(4) Rukavina, Josip - Tal, Mihall [A09]
Dubna, 1973

In this game Tal will show us how to use your pieces in harmony with each other and coordinate them so one will compliment the other. Watch how skillfully he uses his pawns to protect a piece and even protects the pawns from being taken. He uses Aron Nimzovich's techniques of prophylactics, (over protection) to protect his pieces over and over again in his games, using each piece to protect another through a chain of protection. Tal is a master at Nimzovich's definition of positional play. That is an energetic systematic application of prophylactic measures. He combines over-protection with centralization so that he will dominate the center and take control of it early in the opening. Watch how he handles his pawns in this game to quickly seize control of the center.

1.Nf3 c5 2.b3 d5 3.c4 d4 4.g3 Nc6 5.d3 Nf6 6.Bg2 e5 7.0-0 Be7 8.Nbd2 0-0 9.b4 cxb4 10.a3 a5
Notice how the black pawns are protected. The a4 pawn is protected by a rook., knight and the queen. The b4 pawn is protected by a knight, bishop and a pawn. The e5 pawn is protected by a knight. The d4 pawn is protected by a knight and a pawn. Do you think this over protection just happened by chance?

11.Ne1 Bg4 12.Nc2 Qd7 13.Re1 e4 14.dxe4 d3 15.Ne3 Bxe2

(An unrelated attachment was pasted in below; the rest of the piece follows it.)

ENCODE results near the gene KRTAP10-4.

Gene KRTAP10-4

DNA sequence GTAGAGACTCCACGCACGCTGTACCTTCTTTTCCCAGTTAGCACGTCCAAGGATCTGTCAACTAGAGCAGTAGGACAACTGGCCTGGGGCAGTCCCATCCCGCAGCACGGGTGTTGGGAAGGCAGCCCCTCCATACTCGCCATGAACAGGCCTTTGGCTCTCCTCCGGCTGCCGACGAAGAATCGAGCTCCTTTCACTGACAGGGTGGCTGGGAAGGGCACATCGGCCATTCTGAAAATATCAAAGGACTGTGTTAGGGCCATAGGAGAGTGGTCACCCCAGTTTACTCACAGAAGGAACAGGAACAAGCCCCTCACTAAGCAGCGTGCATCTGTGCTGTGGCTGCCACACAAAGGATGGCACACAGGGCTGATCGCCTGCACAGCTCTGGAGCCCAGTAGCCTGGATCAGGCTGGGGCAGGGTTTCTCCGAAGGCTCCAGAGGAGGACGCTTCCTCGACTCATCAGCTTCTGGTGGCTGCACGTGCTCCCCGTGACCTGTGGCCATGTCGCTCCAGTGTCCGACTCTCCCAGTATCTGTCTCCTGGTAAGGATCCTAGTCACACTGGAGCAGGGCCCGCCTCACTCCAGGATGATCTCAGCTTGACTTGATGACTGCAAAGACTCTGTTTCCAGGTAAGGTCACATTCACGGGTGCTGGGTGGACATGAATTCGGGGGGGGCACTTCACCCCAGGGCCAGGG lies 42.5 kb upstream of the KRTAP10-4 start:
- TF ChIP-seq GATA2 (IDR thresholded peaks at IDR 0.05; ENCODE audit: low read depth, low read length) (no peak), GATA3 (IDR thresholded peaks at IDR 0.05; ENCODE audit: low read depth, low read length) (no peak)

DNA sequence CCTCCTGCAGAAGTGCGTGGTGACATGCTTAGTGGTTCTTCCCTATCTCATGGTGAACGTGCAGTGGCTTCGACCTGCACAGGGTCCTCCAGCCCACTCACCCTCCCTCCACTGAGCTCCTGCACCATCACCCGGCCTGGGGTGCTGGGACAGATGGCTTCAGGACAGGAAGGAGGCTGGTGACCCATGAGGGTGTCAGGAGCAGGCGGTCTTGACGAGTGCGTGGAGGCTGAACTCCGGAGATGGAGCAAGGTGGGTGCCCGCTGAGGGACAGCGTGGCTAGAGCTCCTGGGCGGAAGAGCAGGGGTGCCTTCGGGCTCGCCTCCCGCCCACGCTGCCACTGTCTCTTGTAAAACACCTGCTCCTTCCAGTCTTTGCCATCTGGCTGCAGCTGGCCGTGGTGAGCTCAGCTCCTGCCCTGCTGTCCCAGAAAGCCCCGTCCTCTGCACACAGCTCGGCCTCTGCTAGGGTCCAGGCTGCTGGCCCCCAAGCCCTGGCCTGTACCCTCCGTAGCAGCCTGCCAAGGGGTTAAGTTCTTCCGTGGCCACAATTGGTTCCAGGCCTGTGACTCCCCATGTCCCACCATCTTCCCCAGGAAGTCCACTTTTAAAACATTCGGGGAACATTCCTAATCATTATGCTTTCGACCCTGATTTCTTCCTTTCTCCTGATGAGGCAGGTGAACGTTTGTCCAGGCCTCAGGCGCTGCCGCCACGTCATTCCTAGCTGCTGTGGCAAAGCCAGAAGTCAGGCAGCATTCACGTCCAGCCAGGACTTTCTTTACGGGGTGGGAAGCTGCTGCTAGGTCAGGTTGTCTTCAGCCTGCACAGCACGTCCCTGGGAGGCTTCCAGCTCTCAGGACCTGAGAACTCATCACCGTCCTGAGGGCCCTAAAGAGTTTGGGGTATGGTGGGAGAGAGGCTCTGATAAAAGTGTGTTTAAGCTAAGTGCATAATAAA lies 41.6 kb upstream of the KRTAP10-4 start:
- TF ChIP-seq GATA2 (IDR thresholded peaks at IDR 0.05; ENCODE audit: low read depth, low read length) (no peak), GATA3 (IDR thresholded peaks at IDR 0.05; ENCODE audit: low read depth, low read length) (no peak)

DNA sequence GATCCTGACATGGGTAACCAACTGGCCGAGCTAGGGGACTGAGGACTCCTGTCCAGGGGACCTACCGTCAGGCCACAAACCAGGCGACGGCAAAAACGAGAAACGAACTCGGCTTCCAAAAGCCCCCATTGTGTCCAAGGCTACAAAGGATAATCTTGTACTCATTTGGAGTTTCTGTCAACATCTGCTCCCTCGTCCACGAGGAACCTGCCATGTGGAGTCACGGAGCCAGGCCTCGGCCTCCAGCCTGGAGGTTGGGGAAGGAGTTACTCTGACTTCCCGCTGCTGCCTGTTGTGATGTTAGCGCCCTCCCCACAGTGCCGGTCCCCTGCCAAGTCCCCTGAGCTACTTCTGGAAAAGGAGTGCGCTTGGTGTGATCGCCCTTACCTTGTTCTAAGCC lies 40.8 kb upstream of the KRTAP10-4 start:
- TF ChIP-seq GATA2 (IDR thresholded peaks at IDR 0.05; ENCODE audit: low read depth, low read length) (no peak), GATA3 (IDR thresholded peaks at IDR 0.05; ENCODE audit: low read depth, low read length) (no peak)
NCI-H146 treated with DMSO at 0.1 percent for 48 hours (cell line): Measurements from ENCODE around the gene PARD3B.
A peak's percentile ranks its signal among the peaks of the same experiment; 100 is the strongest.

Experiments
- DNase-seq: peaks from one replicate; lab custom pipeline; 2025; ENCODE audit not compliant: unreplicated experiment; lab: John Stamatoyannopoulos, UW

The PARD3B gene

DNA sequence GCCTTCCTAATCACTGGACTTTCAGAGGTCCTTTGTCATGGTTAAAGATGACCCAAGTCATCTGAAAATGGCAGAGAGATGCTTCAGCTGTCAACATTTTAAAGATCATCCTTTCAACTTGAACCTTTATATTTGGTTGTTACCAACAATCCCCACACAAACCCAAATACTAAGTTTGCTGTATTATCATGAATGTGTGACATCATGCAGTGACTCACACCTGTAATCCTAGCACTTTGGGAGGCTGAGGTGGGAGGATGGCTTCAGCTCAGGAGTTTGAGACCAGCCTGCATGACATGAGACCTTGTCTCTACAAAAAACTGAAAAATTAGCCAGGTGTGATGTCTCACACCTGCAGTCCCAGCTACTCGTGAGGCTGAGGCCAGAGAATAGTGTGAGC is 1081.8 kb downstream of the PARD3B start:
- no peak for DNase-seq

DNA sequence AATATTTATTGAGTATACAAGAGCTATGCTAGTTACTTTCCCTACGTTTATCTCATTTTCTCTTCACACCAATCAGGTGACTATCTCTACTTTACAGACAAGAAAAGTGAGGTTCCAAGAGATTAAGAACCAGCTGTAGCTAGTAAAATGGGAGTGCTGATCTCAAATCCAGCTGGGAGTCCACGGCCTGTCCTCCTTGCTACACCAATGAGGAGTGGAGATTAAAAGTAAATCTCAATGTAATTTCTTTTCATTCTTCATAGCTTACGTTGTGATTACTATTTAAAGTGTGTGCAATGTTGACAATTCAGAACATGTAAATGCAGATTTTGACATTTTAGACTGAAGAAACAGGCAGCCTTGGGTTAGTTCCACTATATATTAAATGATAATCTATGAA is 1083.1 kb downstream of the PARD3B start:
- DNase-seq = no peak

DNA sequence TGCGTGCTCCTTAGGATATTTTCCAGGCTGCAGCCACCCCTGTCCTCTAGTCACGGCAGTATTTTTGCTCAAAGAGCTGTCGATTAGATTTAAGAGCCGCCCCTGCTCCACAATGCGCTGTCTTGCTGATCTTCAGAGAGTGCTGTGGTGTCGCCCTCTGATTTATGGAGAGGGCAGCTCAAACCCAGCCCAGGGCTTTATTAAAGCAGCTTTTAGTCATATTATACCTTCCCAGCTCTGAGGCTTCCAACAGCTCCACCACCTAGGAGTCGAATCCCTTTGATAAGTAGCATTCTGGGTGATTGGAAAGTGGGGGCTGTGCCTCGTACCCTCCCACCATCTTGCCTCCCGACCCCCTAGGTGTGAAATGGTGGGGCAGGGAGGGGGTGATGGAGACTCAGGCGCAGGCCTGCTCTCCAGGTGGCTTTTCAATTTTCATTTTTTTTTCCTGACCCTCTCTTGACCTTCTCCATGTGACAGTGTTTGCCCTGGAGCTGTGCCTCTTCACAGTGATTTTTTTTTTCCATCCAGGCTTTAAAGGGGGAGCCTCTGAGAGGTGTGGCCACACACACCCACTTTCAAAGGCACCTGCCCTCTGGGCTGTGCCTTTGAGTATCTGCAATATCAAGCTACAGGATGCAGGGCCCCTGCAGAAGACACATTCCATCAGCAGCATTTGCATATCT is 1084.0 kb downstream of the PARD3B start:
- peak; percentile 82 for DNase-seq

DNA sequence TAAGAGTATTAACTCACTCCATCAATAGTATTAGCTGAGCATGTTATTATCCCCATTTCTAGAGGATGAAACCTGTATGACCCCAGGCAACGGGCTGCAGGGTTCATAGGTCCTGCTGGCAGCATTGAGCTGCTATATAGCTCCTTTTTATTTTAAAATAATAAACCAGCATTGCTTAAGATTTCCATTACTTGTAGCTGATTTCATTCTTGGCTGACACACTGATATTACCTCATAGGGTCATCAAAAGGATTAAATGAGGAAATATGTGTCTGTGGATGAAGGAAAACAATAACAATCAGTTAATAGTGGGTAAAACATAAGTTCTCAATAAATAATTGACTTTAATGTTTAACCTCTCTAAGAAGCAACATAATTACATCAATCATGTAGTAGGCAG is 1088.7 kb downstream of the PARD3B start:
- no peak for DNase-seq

The black Bishop is protected by a pawn that is protected by the queen.

16.Qa4 Ng4 17.Ndf1 Bf6 18.Ra2 Bc3
Now the black bishop on c3 is protected by a pawn that is protected by a pawn that is protected by a rook and a knight.

19.Bd2 Qd4
Notice what Tal just did. He did not exchange bishops, instead he brought down his queen to protect the bishop and bring it into play into whites territory. You can tell who is winning here. Just count how many black pieces are in white's side of the board and how many white pieces are in black's side of the board,...none!

20.axb4 Bxd2 21.Rxd2 axb4 22.Qb3 Ra1 23.Rxa1 Qxa1
A beautiful combination by Tal.

24.Nxg4 Nd4
Tal is not interested in taking the knight he has bigger fish to fry.

25.Qb2 Nf3+
Do you think Tal planned this move a long time ago? Did you see it comming?

26.Kh1 Qe1 27.Nge3 Qxf2
Here white resigned because if white takes the bishop with his rook the black queen mates with g1. It white takes the knight with his bishop, the black bishop retakes with check and mate. If white moves his knight to g4 to attack the black queen, the queen moves to g1 checkmate. What a beautiful set up! Now you can see why this was a classic game. It could not have been planned any better. Now go back over this game to see if you can plan your conbinations with such exquisite precision. Look again at how Tal over protects his pawns and pieces. You should be trying to use prophylactics in your games to make sure that key squares are protected well. 0-1